Myths & Old Wives Tales
Now that we understand several factors that can impact the eventual “raising” outcome of our male or female puppy, I’d like to list some of the “myths” or “ old wives tales” which us breeders are told by puppy buyers from time to time.
Unfortunately, people hear many things and without appropriate research or education, these myths become someone’s reality and it affects their decision-making process when it is time for them to acquire their new family companion or working dog.
Generally, the “family companion” sector seems more susceptible to these myths as opposed the working crowd who have access to professional trainers and experts prior to having these discussions with their breeders. Whereas, the general public seem to rely on their best mate, neighbour, mum, dad, brother, sister etc to derive their information for decisions such as puppy buying, and while some of them have great information, the law of averages suggests most do not.
Some of the myths we have heard over the years:
- Male dogs listen more and respond better than females
- Females do everything faster than males
- Females will only do what you ask if there is something in it for them
- Females will love you more than males
- Male dogs are more affectionate with you, because females save theirs for their puppies
- Female dogs can be “moody” and “independent, that’s why they’re called “bitches”
- Males need more attention than females
- Females are easier to walk and train
- Females wont mature till they had a litter
- Males need to breed so they can be more manly
And…. I’m sure there is heaps more!
If you will note the theme…. people generally anthropomorphosise dogs; in other words, tend to think of and treat dogs like people… and … dogs are not human!
So, I will discuss and highlight the differences that I have personally seen occur or have experienced in my time being involved with dogs. There may exist scientific evidence which may or may not agree with the content of this article, which I am not aware of, but please remember these are my personal observations and opinions.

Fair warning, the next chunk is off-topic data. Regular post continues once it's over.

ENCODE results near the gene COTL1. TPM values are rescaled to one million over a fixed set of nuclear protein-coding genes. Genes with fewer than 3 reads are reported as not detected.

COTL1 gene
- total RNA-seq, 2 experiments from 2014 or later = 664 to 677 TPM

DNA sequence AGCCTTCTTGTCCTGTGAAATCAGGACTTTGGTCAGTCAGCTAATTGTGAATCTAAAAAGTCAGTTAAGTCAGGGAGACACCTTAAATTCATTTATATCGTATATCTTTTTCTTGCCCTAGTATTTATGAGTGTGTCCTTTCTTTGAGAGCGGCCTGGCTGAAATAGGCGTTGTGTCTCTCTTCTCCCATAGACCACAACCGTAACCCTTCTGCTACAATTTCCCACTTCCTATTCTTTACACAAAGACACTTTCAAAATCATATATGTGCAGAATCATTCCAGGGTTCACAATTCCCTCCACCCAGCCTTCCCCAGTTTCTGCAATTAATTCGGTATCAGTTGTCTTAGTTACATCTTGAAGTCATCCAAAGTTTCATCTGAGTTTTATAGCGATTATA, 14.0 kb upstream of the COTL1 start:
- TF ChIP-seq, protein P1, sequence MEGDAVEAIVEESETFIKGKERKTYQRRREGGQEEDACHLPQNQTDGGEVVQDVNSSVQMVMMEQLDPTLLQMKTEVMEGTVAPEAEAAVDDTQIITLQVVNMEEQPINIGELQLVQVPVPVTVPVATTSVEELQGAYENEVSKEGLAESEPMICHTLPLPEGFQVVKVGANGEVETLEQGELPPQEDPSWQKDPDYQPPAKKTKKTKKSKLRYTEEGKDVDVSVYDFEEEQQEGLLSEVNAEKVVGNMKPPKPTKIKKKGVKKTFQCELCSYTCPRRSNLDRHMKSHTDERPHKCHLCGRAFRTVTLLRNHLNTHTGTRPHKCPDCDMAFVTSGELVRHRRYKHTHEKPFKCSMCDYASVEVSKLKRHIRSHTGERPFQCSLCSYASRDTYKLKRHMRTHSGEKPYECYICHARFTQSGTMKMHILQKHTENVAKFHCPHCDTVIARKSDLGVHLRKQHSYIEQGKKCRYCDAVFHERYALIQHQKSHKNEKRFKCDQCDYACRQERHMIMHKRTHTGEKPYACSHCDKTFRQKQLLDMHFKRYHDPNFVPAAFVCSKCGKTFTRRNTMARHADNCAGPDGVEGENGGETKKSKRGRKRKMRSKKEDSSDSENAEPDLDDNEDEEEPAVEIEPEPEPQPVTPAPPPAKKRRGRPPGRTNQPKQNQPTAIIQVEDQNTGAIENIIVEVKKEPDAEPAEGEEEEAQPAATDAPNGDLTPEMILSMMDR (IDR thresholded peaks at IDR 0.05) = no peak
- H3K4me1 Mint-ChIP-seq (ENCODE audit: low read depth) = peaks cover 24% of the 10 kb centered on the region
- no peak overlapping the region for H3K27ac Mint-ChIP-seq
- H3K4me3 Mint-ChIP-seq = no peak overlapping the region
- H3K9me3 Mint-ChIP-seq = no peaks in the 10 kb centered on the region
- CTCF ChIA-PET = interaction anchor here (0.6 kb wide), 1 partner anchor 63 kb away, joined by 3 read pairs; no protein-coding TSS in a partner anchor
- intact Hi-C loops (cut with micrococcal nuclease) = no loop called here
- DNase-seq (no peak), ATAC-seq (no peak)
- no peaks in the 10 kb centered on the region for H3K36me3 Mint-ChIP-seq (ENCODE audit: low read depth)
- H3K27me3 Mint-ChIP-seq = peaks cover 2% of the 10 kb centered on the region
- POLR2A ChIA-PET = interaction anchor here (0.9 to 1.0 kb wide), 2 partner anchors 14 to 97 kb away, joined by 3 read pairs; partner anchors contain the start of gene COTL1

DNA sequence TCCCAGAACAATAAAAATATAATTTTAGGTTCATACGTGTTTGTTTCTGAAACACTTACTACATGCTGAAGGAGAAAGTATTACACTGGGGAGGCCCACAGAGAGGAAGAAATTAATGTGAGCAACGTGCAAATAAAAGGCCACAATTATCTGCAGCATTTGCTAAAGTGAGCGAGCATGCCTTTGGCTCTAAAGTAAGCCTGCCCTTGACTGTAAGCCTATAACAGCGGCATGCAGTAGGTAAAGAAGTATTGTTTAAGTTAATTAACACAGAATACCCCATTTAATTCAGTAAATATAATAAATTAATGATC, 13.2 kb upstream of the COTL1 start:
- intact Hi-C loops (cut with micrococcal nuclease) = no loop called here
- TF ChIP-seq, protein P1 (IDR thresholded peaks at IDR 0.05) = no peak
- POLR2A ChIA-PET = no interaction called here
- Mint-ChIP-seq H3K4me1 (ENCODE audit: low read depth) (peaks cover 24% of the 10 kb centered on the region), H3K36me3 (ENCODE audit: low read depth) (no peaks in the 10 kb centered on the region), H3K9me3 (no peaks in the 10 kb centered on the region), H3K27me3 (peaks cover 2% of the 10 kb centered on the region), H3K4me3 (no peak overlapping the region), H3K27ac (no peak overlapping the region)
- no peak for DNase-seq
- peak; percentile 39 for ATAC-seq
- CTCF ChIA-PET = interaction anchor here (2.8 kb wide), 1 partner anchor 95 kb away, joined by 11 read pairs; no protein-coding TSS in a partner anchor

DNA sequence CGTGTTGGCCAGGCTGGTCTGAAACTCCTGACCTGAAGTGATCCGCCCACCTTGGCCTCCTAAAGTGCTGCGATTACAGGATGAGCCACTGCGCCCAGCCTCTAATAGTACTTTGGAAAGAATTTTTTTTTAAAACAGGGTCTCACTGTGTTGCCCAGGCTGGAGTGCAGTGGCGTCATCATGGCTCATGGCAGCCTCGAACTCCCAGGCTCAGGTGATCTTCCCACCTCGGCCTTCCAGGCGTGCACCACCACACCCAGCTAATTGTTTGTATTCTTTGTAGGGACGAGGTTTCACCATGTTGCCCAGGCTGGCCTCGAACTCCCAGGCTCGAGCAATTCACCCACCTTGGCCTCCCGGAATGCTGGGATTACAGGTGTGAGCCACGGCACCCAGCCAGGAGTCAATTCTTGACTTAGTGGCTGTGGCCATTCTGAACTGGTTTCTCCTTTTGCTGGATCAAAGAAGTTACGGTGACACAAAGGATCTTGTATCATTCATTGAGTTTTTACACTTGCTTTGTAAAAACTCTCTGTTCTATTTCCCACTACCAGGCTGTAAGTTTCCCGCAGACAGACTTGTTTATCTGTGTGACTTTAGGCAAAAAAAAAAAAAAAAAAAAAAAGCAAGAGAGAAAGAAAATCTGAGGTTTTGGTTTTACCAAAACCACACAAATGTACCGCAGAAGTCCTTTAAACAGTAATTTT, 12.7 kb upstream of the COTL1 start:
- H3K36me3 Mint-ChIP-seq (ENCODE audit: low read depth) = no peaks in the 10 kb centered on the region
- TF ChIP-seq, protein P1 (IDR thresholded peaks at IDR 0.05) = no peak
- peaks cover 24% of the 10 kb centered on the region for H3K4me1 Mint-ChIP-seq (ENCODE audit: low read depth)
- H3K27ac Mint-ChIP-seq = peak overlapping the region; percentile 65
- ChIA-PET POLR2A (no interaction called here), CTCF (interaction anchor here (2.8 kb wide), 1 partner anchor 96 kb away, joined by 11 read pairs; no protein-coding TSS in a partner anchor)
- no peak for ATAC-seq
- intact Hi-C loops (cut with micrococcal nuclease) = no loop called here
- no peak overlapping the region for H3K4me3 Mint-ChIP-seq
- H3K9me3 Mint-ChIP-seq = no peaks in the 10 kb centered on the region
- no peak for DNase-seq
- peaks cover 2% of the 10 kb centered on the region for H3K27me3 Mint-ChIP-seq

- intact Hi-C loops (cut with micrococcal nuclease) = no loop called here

In order to keep this a simple to understand article and give some structure to the content I will categorise the differences into 2 categories:
This category is the easier of the two to observe and analyse & the difference between males and females is generally more obvious to the untrained eye.
- Size, Strength, Appearance
Generally, males are larger, stronger and more masculine looking than females.
I use the word “generally” because there are always examples that defy the norm.
My kennel hands will attest to the fact that one of our recently passed females, Seeuferhause RANGER (aka Cleo) was the most difficult dog to move around the kennel due to her size, power, strength and dominant character.
Along with RANGER we have had other females which have had physical features which are out of the norm –
Seeuferhause Zoe, an exceptionally large female with very high levels of resource guarding and food aggression
Similarly, females such as ECHO, MATILDA, OUZIE, ESKY, MYTH, QUINTA, MUCKE and FALKE were large, physically strong females similar in size to males.
- Sex & Heat Cycles
The obvious physical difference between male and female is the organs that denote biological sex, and the females’ very obvious “heat cycle” which, for the majority of females will commence somewhere between 7 – 12 months and occur twice a year from then on.
Heat Cycles can pose some interesting challenges for the owners, especially if there is a male dog in the household. Managing heat cycles generally results in, to quote some culturally relevant terms (at present) “lock down” or “social distancing” to avoid potential accidental breeding incidents. Some people also resort to use of nappies etc. to avoid the “spotting” that can occur during the early stages of the heat cycle.